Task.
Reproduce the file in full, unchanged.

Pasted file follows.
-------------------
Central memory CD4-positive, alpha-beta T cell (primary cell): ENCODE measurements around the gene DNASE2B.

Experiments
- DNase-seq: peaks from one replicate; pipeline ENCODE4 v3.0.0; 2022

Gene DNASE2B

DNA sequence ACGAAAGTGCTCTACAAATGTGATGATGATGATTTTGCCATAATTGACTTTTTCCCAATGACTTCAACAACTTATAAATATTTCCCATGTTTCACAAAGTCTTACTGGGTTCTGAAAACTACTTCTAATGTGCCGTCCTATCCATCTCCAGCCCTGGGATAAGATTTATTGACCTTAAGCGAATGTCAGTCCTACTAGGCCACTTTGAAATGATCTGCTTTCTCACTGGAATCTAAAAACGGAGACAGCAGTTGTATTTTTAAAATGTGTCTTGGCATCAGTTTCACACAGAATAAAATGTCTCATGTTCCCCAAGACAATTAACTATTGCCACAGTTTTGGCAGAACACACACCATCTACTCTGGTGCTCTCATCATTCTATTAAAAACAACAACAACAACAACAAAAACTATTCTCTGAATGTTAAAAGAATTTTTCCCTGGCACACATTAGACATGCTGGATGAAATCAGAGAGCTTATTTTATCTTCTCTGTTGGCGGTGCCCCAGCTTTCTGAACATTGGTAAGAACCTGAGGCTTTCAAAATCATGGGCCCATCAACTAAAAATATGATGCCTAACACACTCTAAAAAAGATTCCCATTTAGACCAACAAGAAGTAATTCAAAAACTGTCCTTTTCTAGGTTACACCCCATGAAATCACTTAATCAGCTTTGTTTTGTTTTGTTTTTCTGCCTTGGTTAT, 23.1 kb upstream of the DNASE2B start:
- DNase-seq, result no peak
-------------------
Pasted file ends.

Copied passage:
Central memory CD4-positive, alpha-beta T cell (primary cell): ENCODE measurements around the gene DNASE2B.

Experiments
- DNase-seq: peaks from one replicate; pipeline ENCODE4 v3.0.0; 2022

Gene DNASE2B

DNA sequence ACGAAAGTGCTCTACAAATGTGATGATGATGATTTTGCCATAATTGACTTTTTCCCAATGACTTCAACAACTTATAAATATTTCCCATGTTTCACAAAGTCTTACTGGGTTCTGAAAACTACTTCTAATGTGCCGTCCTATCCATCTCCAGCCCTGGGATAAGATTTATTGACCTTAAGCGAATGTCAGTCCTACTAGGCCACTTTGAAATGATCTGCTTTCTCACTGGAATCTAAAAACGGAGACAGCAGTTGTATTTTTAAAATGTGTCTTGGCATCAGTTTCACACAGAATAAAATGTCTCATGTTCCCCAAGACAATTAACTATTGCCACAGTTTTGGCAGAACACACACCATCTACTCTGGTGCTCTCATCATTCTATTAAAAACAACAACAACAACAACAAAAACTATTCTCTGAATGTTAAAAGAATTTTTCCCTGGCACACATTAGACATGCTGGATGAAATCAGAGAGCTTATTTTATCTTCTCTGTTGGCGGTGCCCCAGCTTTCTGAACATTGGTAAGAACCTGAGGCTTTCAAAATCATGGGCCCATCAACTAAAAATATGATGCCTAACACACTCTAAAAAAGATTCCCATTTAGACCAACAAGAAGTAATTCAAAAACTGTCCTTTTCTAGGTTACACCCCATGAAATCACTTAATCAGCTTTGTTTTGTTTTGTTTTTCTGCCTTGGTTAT, 23.1 kb upstream of the DNASE2B start:
- DNase-seq, result no peak